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1621 Was Not the First Time Thanksgiving was Celebrated

Those of us from the United States might think we hold the patent on the concept of Thanksgiving. Indeed, the November observance is one of the two biggest quintessential U.S. holidays. (The Fourth of July is the other.) But the idea is by no means unique, nor did the iconic 1621 gathering of Pilgrims and Native Americans come first.

Historians agree that that “first” Thanksgiving wasn’t even a U.S. first. Records show three previous celebrations of thanksgiving – St. Augustine, Florida (1565), El Paso, Texas (1598), and Jamestown, Virginia (1619) – all observed by recently arrived European communities in gratitude for safe voyages.

Many Native American groups were holding harvest festivals, often several throughout the year, long before the Pilgrims’ arrival in Massachusetts. The Algonquin people of the upper Midwest United States and eastern Canada were known to have a rolling schedule of six such observances in thanks for maple syrup, spring planting, strawberries, green corn and late corn, with a final festival tossed in for good measure in midwinter.

The Native American Wampanoag people, with whom the Pilgrims celebrated in 1621, likely brought the concept to the table.

Southern Alaskan indigenous communities traditionally celebrated a successful berry harvest and the end of the salmon fishing season with drums and song at a gathering at the qasgiq, a precursor to the modern community center, constructed of driftwood and sod. These were men-only affairs.

With the United States being that proverbial melting pot, immigrant communities have brought their own long-standing celebrations with them. The Jewish festival of S u k -k o t (late September or October), the African festival of Kwanzaa (late December) and the Chinese and Vietnamese mid-autumn festival (September) all have their roots in ancient harvest celebrations, and have acquired renown beyond their original communities.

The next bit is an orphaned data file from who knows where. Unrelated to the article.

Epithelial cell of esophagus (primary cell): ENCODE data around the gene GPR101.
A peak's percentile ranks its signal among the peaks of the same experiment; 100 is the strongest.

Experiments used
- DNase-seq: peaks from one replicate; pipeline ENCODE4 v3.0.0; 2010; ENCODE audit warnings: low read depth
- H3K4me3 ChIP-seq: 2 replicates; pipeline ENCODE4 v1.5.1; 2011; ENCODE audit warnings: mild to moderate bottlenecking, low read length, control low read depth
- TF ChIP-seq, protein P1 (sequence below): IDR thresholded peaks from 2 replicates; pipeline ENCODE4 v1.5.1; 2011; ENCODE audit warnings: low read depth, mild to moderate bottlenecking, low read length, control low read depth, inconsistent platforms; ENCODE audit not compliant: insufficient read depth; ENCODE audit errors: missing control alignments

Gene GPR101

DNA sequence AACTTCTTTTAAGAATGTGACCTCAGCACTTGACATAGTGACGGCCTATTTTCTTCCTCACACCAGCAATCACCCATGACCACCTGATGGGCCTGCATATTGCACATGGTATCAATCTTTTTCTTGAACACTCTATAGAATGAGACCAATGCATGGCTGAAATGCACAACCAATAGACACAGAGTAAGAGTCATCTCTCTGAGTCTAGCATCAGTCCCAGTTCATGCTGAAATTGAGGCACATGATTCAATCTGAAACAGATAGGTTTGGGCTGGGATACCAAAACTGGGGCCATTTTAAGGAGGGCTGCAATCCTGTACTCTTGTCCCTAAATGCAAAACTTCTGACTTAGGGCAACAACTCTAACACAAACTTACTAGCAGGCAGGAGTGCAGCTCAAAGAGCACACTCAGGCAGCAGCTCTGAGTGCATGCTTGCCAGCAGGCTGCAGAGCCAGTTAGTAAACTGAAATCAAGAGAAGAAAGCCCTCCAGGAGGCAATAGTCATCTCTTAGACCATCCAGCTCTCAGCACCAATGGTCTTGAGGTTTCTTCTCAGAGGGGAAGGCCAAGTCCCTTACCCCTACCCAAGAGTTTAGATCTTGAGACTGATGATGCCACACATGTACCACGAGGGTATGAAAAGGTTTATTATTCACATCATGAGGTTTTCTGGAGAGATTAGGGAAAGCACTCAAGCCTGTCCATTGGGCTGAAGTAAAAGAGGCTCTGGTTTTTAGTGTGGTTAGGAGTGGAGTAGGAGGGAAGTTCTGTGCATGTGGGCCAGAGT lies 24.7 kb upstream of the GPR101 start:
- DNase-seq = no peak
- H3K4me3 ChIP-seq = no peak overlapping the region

Elsewhere in the Americas, our neighbors to the north are fond of pointing out that Canada observed its first Thanksgiving in 1578, 43 years before Plymouth Rock.

It also fell into the “thanks for a safe voyage to the New World” category, this time by English explorer Martin Frobisher following his arrival in Newfoundland. The concept would be reprised in 1872 with a nationwide day of thanksgiving for the recovery of the Prince of Wales from a grave illness.

Canadians began celebrating Thanksgiving regularly in 1879, the date changing from year to year depending on the proclamation.

In 1957, the holiday (Action de Grâce, among French speakers) found a permanent place on the calendar, the second Monday in October. That provides a guarantee of a three-day weekend, with ample time to serve a big meal and to watch a Canadian Football League game.

The Caribbean island nation of Barbados celebrates the appropriately named Crop Over in June and July.

The observance began as a festival of thanksgiving following a successful sugarcane harvest. Today, the celebration includes cane-cutting contests and parades of carts decorated with flowers.

Some of the parades incorporate an effigy of “Mr. Harding,” symbolizing the overseer in the fields and appropriately mocked and jeered at by the crowds.

Each year since 1949, the government of Brazil has proclaimed the fourth Thursday of November as “a public day of thanksgiving and prayer.” The day coincides with the U.S. observance but is not a legal holiday in Brazil.

Nor is Thanksgiving a legal holiday here in Costa Rica. That doesn’t stop U.S. communities from pausing to observe the day.

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